17. A method of mounting a truck to a platform comprising: providing a platform having an upper surface and a lower surface, the upper surface configured to receive a skater; and mounting a truck configured to receive a pair of wheels on the upper surface of the platform.

18. The method of claim 17, further comprising attaching at least one wheel to the truck.

19. The method of claim 18, wherein the at least one wheel has an outer radius, wherein the outer radius of the at least one wheel is equal to at least a distance from the axle to the riding ground.

20. The method of claim 17, wherein the trucks comprise a kingpin and a hanger, wherein the trucks are mounted onto the upper surface of the skateboard deck, wherein the hangers face inward towards each other and the kingpins face outward.

21. The method of claim 17, further comprising rotating the trucks approximately 180 degrees from a truck mounted on the lower surface of the skateboard deck.

Description:

FIELD OF THE INVENTION

This invention generally relates to a truck configuration for a skateboard, a wheeled platform or a vehicle and more particularly to the configuration for a skateboard truck that is mounted to the top of the skateboard deck such that the truck's mounting location is located on the upper platform surface, which faces away from the ground surface.

BACKGROUND OF INVENTION

The truck is an important element in the design of skateboards, wheeled platforms, roller skates, inline skates and vehicles. The truck not only supports the wheels of the skateboard, platform, inline skates, roller skates or vehicle, it may also provide the user with a significant degree of directional control. The trucks make it possible to control the direction of the skateboard, while the skater or skateboarder has both feet (can be one foot, as the other kicks) positioned on the deck and moves with the latter by rolling. The shifting of the skater's weight to one side or the other carries out the directional control of the skateboard.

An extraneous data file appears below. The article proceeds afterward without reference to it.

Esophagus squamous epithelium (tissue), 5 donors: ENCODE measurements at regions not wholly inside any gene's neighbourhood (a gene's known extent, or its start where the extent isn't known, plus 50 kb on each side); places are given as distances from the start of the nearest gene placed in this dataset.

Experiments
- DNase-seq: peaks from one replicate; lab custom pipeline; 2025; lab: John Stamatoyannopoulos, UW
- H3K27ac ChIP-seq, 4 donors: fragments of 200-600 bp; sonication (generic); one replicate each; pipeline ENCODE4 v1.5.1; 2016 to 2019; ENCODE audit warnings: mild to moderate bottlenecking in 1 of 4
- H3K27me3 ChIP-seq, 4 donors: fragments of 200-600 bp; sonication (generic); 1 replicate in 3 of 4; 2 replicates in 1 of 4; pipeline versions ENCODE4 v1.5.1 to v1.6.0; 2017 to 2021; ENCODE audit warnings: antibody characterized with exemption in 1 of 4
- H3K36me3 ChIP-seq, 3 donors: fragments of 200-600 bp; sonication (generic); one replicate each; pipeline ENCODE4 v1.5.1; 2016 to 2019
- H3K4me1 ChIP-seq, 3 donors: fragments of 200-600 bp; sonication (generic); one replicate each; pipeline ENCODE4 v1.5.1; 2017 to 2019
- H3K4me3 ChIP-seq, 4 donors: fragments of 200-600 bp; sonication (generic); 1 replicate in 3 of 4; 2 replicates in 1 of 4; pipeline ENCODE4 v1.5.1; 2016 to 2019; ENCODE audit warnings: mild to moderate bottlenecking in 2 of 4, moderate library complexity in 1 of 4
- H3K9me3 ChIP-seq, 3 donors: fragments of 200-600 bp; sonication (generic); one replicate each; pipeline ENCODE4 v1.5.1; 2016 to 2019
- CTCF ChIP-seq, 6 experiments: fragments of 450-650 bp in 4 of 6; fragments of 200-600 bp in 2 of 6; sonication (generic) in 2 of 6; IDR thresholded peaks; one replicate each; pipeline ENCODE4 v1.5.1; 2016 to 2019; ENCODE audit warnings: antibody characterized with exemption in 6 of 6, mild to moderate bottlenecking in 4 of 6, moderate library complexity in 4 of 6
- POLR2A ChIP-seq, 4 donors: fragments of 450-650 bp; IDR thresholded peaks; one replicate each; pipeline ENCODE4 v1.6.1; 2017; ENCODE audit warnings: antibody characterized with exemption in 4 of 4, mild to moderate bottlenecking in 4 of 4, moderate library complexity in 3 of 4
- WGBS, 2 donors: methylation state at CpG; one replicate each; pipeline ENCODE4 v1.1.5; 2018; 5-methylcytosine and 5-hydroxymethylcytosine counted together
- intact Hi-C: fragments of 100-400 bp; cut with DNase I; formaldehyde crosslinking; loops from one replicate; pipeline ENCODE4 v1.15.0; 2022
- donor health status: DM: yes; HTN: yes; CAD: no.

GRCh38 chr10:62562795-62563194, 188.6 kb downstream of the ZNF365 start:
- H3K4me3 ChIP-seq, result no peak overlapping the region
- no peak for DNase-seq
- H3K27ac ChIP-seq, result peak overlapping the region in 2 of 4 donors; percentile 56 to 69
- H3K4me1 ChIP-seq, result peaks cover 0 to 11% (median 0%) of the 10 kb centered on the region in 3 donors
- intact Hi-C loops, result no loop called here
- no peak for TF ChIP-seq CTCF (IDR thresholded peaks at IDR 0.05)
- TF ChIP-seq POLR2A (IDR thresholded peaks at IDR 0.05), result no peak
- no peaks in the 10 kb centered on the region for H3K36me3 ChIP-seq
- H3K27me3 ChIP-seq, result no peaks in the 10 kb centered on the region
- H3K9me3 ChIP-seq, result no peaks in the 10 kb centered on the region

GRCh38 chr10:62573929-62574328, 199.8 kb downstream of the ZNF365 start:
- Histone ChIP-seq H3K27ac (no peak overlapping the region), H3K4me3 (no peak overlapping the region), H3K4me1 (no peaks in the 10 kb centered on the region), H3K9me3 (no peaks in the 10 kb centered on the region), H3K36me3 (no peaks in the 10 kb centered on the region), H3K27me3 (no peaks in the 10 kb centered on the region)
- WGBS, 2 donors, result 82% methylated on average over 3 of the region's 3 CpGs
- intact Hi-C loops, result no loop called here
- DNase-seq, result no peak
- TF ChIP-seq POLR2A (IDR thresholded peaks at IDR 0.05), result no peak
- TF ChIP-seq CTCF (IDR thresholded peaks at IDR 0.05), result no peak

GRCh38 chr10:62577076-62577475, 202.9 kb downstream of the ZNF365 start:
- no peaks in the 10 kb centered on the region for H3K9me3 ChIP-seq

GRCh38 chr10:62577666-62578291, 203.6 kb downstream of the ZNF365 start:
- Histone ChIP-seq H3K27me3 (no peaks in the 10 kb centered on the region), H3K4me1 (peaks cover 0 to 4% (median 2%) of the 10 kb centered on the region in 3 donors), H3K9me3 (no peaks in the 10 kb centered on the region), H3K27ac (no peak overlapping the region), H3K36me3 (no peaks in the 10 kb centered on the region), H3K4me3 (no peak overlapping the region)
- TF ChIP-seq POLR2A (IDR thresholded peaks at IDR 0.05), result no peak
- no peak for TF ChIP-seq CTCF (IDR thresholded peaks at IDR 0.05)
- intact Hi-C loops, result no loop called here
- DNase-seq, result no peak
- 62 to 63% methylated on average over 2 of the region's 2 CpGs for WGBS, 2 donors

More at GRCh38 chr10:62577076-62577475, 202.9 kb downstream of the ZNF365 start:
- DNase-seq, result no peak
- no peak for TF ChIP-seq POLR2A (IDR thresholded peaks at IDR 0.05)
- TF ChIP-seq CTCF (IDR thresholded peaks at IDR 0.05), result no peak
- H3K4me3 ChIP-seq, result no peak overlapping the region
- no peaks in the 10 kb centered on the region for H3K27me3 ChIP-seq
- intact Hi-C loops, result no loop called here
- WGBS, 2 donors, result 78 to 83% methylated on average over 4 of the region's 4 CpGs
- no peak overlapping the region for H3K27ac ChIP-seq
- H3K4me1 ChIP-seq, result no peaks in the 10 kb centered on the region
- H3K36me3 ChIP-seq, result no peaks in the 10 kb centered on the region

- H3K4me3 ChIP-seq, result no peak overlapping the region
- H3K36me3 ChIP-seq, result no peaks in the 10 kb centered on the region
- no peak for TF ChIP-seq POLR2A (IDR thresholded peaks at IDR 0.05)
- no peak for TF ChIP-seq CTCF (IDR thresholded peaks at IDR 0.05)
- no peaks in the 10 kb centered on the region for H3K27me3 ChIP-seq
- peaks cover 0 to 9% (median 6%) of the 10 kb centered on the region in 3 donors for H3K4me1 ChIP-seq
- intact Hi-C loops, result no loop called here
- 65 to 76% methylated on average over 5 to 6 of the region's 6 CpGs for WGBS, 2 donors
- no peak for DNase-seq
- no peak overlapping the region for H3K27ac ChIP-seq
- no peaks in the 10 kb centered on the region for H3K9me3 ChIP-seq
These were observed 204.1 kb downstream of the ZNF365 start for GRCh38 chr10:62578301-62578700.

Typically the trucks are mounted near each end of the skateboard, and include a wheel at each end of its axles. The trucks provide some steering response, whereby when a skateboarder shifts weight laterally across the board the axle twists, causing the board to turn.

In a typical skateboard truck, directional control is accomplished by providing the truck with four primary components: a truck hanger, a base plate, a kingpin, and bushings. Typically skateboard trucks (FIGS. 1 and 2) have two (2) axle extensions, which protrude laterally from the sides of the truck hanger upon which the skateboard wheels and bearings are mounted.

It can be appreciated that skateboard trucks come in a wide variety of construction and designs beyond the typical truck described herein. Each of these trucks designs tends to exhibit most, if not all, of the characteristics described below. Skateboard trucks are typically mounted below the skateboard deck in a front (or leading) and rear (or trailing) position along the longitudinal or lengthwise axis of the skateboard deck such that, at rest, the truck axle extensions at the leading position are roughly parallel to the truck axle extensions at the trailing position and all truck axle extensions are roughly perpendicular to the longitudinal axis of the skateboard deck when the skateboard is at rest. If this approximately parallel alignment of the trucks and their respective axles are maintained while the skateboard rolls along the ground, the skateboard's path will be relatively straight.

A skateboard truck is typically mounted on the side of the skateboard deck which faces the ground surface. For a given skateboard truck, which consists of a hanger and axles which do not extend beyond the edge of the skateboard deck, this mounting configuration is required for the proper operation of the skateboard. For a given skateboard truck, which consists of a hanger and axles which are sufficiently long enough to extend beyond the edge of the skateboard deck, it is possible to mount these trucks on the skateboard platform surface which faces away from the ground. This mounting configuration allows the use of larger diameter wheels for a given skateboard deck, while allowing the rider to maintain a lower center of gravity due to the deck's closer proximity to the ground surface. The wheel diameter will have to be sufficiently large enough to prevent the skateboard deck from scraping on the ground surface. The skateboard truck hangers and axles will have to be long enough to allow clearance between the edge of the larger wheels and the edge of the skateboard deck. This mounting configuration tends to allow the rider to maintain a lower and more stable center of gravity for a given skateboard deck while increasing the wheel diameter. Increasing the wheel diameter may provide for greater speeds and safer rides over obstacles and in off road conditions.